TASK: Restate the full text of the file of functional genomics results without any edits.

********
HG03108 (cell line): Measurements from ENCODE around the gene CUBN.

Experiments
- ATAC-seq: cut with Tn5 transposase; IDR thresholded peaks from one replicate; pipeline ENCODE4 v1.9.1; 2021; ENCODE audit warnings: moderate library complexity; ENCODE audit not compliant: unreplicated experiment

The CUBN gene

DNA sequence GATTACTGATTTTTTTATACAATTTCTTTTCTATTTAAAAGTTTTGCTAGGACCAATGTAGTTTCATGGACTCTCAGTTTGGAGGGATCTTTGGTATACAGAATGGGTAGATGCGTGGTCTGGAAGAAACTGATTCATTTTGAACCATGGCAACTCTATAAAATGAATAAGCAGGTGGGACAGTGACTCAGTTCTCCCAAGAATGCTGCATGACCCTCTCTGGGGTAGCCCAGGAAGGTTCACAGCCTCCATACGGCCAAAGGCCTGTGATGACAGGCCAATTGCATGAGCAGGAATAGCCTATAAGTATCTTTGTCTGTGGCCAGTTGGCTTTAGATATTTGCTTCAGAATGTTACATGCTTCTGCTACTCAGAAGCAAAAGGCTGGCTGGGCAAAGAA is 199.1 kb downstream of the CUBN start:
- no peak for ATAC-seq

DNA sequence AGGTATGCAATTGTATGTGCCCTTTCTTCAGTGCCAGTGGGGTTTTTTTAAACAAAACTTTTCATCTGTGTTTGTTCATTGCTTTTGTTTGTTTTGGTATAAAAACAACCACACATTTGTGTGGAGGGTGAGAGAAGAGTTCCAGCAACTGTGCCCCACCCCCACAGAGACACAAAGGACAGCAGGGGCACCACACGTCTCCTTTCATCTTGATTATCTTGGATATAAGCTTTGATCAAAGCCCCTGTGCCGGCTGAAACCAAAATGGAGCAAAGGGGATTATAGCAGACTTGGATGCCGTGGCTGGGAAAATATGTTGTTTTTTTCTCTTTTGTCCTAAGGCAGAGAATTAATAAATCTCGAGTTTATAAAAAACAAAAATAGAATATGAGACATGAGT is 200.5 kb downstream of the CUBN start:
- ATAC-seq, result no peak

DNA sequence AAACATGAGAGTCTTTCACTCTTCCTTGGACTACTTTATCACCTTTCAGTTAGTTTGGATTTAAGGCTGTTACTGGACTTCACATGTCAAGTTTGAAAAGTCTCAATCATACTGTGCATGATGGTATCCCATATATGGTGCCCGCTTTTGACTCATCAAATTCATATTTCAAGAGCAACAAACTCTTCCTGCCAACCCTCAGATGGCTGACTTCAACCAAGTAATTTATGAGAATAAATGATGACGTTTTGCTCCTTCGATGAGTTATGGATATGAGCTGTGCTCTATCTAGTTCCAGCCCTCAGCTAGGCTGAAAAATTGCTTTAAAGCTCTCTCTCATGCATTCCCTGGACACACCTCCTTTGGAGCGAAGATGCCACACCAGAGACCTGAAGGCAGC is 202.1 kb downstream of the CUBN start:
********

HG03108 (cell line): Measurements from ENCODE around the gene CUBN.

Experiments
- ATAC-seq: cut with Tn5 transposase; IDR thresholded peaks from one replicate; pipeline ENCODE4 v1.9.1; 2021; ENCODE audit warnings: moderate library complexity; ENCODE audit not compliant: unreplicated experiment

The CUBN gene

DNA sequence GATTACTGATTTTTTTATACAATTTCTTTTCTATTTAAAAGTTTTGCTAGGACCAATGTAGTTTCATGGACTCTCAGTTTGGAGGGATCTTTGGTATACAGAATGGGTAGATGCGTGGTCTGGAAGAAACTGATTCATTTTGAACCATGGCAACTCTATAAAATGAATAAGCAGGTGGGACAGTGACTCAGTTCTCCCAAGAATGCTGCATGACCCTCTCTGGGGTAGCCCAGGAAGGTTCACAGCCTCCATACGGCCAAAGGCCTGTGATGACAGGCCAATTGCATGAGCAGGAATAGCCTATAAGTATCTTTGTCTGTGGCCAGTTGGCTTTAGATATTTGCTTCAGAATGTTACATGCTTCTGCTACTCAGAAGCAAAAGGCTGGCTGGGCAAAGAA is 199.1 kb downstream of the CUBN start:
- no peak for ATAC-seq

DNA sequence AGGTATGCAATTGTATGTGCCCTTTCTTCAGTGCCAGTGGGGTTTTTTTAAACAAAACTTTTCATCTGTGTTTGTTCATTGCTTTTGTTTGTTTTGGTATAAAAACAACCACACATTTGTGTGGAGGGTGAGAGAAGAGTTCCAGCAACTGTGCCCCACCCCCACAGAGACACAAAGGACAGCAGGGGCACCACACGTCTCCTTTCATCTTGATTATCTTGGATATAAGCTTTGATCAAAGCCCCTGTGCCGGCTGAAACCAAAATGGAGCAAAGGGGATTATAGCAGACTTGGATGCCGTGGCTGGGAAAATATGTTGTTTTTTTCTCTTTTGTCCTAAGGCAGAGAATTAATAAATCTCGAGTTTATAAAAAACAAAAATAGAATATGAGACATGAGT is 200.5 kb downstream of the CUBN start:
- ATAC-seq, result no peak

DNA sequence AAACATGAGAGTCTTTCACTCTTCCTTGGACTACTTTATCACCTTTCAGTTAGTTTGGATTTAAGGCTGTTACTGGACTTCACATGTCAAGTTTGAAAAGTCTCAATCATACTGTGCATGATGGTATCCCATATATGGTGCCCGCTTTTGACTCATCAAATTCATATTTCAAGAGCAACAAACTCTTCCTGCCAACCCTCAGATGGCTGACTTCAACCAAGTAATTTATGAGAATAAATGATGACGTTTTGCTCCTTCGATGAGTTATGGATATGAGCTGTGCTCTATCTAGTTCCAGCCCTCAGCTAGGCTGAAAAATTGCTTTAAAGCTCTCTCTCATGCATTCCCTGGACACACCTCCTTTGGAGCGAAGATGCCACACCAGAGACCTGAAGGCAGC is 202.1 kb downstream of the CUBN start: